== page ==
02/29/12 4:35 PM EST
Healthy Komatsu aiming to stick with Cards
By Jenifer Langosch / MLB.com
The issue traced back to the end of the 2010 season, when Komatsu, then an outfielder in the Brewers' system, began feeling pain in the ball of his foot. The root of the injury never was precisely identified. Some specialists deemed it a stress fracture. Others thought it to be just an inflammation issue.
Diagnosis or not, Komatsu forfeited a potential remedy for the opportunity to stay on the field. He spent no time on the disabled list in 2011 and actually kept the injury so well under wraps that, after being traded to the Nationals in late July, his new Double-A manager didn't even know Komatsu had any foot problem.
"He asked why I didn't say anything, and I said that I just wanted to keep playing," Komatsu said. "Somebody is going to have to take me off the field for me to say something [is hurting]."
Pain is no longer a worry for Komatsu, who now can focus solely on breaking camp as one of 25 on the Major League roster. Shortly after alleviating the foot injury by staying off it and wearing a protective boot for one month, Komatsu found himself selected by the Cardinals in the Rule 5 Draft.
The acquisition cost the Cardinals, who viewed Komatsu as a candidate to fill an open bench spot as an extra outfielder, $50,000. The catch, of course, is that they'll only be able to ensure that the 24-year-old remains in the organization if he sticks on the 25-man roster all season.
"I was hoping [to get picked], but I wasn't expecting it at all," Komatsu said. "I was surprised. Then it was just joy. Not too many people get this opportunity. I'm trying to embrace that and make it hard for them not to send me down."
Since 1998, only three players taken by the Cardinals in the Rule 5 Draft have made the roster out of Spring Training and remained on it all year. That list includes Brian Barton, Hector Luna and Alberto Castillo.
"It seems like [he is] a talented kid," manager Mike Matheny said. "He's going to be a pretty good defender in the outfield. And he swings the bat pretty well. We had some good reports on some things he did in the past, and we'll certainly take a look."
Of greatest importance, though, is the fact that Komatsu is now completely healthy. He has not been slowed by any recurring foot issues since beginning his workouts this offseason and will not be limited in what he can do this spring.
While Komatsu won't pin a subpar 2011 season on that bothersome foot, the injury issues could explain a drop-off in production during the second half of the year. Komatsu hit just .234 with a .298 on-base percentage in 31 Double-A games after being traded to the Nationals at the Trade Deadline. He had batted .294 with a .393 on-base percentage in 93 games while still in Milwaukee's system. That was also at the Double-A level.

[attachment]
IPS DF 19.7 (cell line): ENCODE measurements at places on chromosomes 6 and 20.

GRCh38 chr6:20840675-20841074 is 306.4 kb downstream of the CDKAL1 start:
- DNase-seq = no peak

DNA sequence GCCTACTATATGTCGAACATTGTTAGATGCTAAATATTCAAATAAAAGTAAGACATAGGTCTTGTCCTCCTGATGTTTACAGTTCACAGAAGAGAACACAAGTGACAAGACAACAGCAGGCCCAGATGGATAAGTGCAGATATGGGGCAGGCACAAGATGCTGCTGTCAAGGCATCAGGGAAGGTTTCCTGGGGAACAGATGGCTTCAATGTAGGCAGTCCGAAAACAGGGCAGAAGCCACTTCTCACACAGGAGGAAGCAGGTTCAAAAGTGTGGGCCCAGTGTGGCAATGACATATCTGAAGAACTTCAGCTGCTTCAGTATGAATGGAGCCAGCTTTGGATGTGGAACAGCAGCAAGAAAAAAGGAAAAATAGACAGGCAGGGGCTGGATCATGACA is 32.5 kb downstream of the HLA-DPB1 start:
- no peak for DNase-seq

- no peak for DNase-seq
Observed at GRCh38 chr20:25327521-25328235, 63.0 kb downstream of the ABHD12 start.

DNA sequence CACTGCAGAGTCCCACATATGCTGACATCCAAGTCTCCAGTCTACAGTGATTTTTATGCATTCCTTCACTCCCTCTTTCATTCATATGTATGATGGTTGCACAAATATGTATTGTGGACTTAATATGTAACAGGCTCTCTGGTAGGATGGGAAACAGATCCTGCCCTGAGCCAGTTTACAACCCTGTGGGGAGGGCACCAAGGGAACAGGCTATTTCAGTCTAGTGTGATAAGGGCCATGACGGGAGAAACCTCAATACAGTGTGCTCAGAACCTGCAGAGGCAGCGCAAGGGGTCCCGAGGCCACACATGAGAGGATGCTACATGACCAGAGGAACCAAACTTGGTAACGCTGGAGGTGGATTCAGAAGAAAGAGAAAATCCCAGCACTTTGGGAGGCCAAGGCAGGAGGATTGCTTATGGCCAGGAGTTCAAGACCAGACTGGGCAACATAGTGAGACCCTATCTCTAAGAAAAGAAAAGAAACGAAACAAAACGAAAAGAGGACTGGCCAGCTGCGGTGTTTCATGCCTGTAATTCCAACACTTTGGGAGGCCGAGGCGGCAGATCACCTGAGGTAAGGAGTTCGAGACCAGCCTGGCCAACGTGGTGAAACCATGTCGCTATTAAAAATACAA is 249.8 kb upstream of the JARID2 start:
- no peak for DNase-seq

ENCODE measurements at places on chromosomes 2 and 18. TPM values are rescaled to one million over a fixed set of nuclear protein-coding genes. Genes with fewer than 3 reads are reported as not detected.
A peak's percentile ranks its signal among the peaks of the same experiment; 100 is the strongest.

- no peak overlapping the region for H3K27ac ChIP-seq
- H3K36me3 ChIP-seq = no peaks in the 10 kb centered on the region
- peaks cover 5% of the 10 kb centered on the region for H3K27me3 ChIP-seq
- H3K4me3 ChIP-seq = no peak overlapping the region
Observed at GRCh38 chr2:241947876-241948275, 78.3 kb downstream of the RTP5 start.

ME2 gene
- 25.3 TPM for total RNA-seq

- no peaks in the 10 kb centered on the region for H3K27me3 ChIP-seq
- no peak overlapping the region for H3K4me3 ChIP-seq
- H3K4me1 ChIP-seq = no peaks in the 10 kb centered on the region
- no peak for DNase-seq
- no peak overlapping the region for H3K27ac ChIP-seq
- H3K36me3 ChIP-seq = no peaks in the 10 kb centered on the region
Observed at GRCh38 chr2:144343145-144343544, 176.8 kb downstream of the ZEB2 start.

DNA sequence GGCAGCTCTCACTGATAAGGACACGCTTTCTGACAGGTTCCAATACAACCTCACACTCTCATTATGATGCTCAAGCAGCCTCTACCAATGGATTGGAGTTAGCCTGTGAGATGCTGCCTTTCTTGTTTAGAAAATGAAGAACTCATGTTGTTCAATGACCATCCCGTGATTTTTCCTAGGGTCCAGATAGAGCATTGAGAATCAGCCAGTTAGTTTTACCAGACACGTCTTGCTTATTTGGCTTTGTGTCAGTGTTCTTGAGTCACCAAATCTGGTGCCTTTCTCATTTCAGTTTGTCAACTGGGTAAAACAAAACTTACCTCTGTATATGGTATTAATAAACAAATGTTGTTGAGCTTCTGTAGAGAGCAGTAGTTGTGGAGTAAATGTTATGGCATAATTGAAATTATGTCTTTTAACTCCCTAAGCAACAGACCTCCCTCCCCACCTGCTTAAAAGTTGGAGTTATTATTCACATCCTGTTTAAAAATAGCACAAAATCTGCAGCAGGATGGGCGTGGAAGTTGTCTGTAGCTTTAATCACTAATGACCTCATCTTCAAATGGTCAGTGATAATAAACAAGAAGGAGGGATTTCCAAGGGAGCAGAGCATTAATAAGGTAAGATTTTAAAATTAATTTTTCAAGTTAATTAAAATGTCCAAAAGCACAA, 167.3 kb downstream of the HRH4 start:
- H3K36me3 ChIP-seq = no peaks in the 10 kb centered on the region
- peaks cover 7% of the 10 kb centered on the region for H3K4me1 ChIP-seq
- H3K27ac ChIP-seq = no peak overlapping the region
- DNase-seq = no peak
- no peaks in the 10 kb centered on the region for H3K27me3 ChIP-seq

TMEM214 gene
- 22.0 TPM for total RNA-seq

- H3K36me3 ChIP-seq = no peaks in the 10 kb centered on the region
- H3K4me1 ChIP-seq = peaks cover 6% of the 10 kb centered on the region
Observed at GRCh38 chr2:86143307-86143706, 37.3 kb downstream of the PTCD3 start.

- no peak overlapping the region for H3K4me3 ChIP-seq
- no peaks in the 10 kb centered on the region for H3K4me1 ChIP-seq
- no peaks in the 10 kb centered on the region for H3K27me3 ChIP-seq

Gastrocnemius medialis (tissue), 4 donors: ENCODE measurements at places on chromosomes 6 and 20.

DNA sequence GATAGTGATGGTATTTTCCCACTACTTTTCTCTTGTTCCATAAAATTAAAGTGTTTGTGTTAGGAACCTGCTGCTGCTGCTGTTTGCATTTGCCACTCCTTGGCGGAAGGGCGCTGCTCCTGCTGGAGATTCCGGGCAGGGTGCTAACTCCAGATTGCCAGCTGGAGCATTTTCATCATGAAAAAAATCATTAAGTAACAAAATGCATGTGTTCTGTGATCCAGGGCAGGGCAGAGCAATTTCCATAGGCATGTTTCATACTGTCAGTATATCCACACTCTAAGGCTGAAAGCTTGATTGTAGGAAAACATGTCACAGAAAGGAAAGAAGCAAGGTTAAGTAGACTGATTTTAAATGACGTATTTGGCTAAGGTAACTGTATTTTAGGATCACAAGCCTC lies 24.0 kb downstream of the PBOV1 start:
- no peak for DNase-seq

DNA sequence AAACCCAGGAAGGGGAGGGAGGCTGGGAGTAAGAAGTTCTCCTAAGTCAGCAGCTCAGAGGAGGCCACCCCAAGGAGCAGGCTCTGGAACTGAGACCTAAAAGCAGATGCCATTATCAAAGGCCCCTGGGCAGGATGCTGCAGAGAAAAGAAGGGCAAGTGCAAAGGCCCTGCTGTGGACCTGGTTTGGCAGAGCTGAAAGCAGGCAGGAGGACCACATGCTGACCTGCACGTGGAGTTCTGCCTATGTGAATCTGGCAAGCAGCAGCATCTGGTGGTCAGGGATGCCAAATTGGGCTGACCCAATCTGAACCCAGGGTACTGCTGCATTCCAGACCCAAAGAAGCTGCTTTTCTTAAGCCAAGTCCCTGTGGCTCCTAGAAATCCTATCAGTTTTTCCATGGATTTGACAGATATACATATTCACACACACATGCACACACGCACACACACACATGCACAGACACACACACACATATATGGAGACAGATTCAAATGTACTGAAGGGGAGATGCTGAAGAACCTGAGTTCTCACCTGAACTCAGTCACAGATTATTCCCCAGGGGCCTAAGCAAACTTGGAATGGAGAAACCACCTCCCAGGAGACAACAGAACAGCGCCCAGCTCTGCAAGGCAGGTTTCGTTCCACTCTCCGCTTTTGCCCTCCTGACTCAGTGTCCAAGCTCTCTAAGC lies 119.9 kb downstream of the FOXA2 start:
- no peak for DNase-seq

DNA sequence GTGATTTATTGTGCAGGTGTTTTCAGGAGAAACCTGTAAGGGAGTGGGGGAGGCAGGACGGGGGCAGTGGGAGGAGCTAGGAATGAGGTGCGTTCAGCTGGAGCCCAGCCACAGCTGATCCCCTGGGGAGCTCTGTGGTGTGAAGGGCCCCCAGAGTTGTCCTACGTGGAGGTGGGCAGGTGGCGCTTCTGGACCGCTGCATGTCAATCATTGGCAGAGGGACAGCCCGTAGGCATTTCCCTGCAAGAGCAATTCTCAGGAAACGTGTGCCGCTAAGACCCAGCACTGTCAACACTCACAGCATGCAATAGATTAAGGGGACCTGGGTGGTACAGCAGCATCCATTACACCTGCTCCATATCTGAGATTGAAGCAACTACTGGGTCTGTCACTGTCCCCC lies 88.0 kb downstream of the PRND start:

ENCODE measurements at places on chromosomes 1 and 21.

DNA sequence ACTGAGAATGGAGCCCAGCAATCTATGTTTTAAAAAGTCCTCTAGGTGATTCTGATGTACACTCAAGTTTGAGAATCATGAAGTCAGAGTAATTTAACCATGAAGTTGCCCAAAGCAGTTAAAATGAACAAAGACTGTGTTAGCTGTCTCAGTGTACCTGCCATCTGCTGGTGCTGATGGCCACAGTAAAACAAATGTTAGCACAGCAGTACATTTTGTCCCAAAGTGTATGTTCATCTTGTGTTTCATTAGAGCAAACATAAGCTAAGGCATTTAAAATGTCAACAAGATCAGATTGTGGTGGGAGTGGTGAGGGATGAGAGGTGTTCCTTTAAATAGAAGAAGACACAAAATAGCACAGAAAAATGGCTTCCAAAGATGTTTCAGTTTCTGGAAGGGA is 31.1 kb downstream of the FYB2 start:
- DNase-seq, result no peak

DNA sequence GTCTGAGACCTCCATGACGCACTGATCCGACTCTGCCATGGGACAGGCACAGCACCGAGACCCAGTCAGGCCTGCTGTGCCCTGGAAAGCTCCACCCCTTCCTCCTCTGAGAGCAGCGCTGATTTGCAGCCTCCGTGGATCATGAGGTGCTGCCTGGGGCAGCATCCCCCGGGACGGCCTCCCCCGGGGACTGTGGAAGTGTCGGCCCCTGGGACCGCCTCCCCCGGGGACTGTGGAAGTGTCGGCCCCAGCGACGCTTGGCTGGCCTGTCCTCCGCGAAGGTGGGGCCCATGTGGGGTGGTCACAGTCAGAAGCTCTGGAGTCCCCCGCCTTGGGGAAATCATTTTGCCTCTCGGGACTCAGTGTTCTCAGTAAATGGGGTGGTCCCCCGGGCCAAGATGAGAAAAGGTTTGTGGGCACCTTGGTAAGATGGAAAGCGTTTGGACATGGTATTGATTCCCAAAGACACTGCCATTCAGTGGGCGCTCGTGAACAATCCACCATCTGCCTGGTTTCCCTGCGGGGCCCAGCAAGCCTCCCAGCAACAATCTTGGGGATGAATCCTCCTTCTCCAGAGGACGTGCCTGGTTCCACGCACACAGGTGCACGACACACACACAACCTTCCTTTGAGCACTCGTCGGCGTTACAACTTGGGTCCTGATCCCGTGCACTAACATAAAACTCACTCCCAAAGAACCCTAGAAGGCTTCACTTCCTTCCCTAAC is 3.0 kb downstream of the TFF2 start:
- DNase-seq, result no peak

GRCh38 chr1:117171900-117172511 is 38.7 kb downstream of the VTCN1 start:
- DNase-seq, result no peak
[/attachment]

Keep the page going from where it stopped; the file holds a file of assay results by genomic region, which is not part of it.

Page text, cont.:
Pressure to perform, Komatsu said, also played a role in the dip.
"I didn't know anybody, and I was trying to do more than I could do," Komatsu said. "I think I'm better with that now that I'm with another team. I know more of what to expect. I'm feeling comfortable, and I'm having fun."
Komatsu's chances of earning a roster spot would seem to increase if outfielder Allen Craig begins the year on the disabled list. However, both Shane Robinson and Adron Chambers -- both of whom have accrued some Major League service time -- are fighting Komatsu for the same bench role.
His speed would certainly be an asset on the bench, though Chambers and Robinson both have that to offer as well. What the Cardinals need to see, in particular, is whether Komatsu's bat can play at the Major League level. If he were to make the team, he'd be making the jump without any Triple-A experience.
Komatsu got a head start on showing off his ability this winter, by traveling to meet with hitting coach Mark McGwire. He's taken additional pointers on his swing from Lance Berkman this spring and has been receptive to defensive tips from Carlos Beltran and Matt Holliday.
"It's been great, really, just getting to work with all these guys who I watched growing up," Komatsu said. "The good thing about being around these guys is that they share so much knowledge. I feel like my talent is there, I'm just trying to learn every day and get more knowledge about the game. I'm confident that as long as I stay healthy, I can perform."
Jenifer Langosch is a reporter for MLB.com. Read her blog, By Gosh, It's Langosch, and follow her on Twitter @LangoschMLB. This story was not subject to the approval of Major League Baseball or its clubs.